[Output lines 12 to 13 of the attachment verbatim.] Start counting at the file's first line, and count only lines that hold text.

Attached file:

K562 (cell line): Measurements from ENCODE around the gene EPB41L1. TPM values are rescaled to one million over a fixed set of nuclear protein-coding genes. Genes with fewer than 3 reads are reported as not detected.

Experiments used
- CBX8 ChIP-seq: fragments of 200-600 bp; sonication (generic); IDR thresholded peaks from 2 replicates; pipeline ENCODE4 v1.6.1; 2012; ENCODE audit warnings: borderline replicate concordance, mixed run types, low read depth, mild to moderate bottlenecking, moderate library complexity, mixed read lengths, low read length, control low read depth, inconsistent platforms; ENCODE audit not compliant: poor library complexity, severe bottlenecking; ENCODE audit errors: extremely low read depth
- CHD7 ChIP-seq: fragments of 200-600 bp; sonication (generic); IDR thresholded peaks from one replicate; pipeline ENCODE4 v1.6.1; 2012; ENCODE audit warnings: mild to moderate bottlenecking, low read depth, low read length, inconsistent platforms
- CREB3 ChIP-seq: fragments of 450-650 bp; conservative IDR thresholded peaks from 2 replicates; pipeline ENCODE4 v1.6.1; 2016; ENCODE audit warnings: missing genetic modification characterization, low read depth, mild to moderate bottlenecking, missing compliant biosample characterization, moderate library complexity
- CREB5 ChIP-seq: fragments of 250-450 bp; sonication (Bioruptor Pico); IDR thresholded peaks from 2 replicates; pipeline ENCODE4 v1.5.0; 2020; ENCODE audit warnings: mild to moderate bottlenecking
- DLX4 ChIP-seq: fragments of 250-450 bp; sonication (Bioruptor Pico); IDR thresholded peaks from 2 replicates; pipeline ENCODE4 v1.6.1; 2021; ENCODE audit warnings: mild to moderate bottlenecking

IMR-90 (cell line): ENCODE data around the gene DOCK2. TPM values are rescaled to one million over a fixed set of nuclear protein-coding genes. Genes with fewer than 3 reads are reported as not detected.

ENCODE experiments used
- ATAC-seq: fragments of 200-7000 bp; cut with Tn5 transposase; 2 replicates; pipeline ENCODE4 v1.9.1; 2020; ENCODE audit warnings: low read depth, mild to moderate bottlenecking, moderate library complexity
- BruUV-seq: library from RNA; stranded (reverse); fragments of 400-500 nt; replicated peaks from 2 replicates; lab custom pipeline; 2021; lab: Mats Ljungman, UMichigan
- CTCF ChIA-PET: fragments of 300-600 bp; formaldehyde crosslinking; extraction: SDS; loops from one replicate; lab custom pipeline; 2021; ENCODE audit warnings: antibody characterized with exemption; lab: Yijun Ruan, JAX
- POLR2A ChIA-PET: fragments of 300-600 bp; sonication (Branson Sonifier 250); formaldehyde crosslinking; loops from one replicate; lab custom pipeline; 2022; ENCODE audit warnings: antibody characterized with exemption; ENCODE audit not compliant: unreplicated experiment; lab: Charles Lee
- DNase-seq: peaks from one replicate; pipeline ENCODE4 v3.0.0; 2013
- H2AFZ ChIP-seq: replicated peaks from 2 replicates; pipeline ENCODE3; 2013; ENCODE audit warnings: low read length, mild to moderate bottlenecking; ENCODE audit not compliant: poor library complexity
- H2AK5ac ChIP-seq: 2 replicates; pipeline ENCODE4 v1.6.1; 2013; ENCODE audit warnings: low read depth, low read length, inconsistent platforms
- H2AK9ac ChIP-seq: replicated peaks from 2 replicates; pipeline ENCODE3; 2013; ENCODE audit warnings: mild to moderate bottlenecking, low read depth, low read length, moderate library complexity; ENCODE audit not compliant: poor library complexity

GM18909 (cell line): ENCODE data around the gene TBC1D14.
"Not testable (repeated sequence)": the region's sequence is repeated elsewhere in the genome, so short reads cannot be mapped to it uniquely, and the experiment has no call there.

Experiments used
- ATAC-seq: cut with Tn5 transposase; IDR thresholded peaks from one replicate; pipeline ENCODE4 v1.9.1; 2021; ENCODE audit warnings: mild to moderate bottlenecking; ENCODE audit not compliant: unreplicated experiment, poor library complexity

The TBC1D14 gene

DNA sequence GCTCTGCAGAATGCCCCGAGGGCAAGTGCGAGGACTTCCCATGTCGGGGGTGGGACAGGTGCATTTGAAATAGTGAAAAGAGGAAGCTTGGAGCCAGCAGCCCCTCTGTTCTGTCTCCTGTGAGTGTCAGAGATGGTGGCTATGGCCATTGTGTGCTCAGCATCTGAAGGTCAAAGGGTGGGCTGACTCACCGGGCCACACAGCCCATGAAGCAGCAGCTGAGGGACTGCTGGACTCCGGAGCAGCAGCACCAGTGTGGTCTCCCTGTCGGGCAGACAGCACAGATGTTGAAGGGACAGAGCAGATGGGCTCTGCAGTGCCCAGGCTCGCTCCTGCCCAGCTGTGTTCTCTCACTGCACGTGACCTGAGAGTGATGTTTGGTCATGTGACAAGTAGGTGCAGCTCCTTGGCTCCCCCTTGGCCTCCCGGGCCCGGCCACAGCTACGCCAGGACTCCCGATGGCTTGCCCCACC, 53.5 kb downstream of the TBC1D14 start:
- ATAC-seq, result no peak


- CTCF ChIA-PET: fragments of 300-600 bp; formaldehyde crosslinking; extraction: SDS; loops from one replicate; lab custom pipeline; 2021; ENCODE audit warnings: antibody characterized with exemption; lab: Yijun Ruan, JAX
- POLR2A ChIA-PET: fragments of 300-600 bp; sonication (Branson Sonifier 250); formaldehyde crosslinking; loops from one replicate; lab custom pipeline; 2022; ENCODE audit warnings: antibody characterized with exemption; ENCODE audit not compliant: unreplicated experiment; lab: Charles Lee